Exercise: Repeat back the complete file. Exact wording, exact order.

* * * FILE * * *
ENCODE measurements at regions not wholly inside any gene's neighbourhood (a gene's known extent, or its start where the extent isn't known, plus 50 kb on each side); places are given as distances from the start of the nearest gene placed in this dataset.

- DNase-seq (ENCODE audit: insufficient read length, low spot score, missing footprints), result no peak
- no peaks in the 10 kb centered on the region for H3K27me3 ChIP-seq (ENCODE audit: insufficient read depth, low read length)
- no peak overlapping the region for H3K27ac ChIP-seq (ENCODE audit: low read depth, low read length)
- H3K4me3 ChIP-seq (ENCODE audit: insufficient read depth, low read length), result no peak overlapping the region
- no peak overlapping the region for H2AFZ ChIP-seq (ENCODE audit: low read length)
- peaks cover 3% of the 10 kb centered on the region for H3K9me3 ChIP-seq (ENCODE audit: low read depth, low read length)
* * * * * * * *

ENCODE measurements at regions not wholly inside any gene's neighbourhood (a gene's known extent, or its start where the extent isn't known, plus 50 kb on each side); places are given as distances from the start of the nearest gene placed in this dataset.

- DNase-seq (ENCODE audit: insufficient read length, low spot score, missing footprints), result no peak
- no peaks in the 10 kb centered on the region for H3K27me3 ChIP-seq (ENCODE audit: insufficient read depth, low read length)
- no peak overlapping the region for H3K27ac ChIP-seq (ENCODE audit: low read depth, low read length)
- H3K4me3 ChIP-seq (ENCODE audit: insufficient read depth, low read length), result no peak overlapping the region
- no peak overlapping the region for H2AFZ ChIP-seq (ENCODE audit: low read length)
- peaks cover 3% of the 10 kb centered on the region for H3K9me3 ChIP-seq (ENCODE audit: low read depth, low read length)